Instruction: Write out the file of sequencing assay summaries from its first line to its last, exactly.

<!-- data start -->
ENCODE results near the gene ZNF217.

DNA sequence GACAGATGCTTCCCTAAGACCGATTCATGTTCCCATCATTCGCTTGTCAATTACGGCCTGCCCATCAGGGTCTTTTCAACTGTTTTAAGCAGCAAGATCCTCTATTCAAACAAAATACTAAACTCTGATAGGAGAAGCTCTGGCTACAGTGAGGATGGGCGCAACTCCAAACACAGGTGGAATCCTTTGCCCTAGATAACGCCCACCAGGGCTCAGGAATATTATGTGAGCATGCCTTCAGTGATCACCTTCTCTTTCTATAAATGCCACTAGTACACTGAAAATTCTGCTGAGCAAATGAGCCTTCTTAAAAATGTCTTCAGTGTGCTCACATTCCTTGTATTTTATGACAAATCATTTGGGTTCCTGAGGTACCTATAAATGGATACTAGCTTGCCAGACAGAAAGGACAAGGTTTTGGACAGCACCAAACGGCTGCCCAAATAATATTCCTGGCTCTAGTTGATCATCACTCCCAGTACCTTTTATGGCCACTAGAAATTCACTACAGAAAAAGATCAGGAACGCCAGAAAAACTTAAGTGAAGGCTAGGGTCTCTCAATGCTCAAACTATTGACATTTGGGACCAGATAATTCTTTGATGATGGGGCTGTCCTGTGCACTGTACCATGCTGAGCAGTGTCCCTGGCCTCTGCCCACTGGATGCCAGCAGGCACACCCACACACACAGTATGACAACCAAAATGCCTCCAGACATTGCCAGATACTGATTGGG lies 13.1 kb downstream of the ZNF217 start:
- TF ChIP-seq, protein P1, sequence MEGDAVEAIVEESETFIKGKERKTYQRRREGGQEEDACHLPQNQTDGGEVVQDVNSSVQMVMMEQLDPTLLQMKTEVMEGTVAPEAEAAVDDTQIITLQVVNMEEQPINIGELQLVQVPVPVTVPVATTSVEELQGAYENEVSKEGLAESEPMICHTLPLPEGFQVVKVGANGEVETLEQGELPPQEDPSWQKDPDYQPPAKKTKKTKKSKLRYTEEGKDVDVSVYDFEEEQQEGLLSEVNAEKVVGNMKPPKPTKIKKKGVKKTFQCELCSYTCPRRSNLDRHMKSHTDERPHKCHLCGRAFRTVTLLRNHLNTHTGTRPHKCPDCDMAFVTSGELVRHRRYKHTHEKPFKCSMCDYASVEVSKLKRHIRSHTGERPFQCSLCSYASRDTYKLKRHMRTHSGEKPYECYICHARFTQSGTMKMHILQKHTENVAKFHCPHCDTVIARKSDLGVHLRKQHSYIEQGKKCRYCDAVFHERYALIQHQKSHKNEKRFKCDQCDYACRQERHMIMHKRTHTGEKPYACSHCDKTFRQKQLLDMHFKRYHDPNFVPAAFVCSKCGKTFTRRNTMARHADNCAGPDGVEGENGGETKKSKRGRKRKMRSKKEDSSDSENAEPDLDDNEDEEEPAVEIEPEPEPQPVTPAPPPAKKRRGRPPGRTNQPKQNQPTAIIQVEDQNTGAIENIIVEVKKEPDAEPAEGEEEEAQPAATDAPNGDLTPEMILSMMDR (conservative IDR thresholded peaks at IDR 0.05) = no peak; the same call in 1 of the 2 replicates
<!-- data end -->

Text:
ENCODE results near the gene ZNF217.

DNA sequence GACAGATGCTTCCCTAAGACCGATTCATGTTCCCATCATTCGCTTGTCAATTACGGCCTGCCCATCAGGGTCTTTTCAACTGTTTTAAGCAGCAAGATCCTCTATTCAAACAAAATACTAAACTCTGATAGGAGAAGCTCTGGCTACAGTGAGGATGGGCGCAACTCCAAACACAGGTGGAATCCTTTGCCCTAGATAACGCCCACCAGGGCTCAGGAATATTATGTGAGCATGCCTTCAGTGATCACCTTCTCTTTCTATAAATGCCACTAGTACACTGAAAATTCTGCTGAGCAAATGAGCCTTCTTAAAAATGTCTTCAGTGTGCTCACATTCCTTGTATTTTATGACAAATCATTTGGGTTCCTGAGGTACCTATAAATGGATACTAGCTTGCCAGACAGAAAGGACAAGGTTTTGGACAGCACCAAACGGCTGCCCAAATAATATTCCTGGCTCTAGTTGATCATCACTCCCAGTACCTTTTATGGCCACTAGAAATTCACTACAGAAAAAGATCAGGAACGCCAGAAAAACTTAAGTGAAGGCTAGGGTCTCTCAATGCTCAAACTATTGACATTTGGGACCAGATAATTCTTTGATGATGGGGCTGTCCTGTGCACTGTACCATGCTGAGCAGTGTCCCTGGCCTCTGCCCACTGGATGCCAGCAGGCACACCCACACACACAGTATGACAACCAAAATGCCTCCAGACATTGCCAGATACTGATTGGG lies 13.1 kb downstream of the ZNF217 start:
- TF ChIP-seq, protein P1, sequence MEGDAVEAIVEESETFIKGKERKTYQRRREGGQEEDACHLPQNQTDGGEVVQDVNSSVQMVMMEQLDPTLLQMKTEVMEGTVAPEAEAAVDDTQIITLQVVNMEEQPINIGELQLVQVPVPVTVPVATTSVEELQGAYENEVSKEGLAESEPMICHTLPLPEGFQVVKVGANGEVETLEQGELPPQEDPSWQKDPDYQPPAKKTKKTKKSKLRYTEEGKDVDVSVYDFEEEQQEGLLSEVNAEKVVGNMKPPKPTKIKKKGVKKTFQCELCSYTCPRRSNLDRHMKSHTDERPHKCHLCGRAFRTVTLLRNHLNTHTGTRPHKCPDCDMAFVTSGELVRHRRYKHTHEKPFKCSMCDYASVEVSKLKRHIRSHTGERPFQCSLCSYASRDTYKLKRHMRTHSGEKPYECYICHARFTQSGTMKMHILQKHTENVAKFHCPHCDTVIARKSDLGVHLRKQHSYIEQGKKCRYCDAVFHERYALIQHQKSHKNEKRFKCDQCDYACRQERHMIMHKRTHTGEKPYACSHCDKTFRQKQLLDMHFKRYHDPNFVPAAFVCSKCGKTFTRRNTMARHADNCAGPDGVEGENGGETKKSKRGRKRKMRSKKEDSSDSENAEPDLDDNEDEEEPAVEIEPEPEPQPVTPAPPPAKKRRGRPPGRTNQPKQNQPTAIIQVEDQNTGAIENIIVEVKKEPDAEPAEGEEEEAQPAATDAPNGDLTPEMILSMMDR (conservative IDR thresholded peaks at IDR 0.05) = no peak; the same call in 1 of the 2 replicates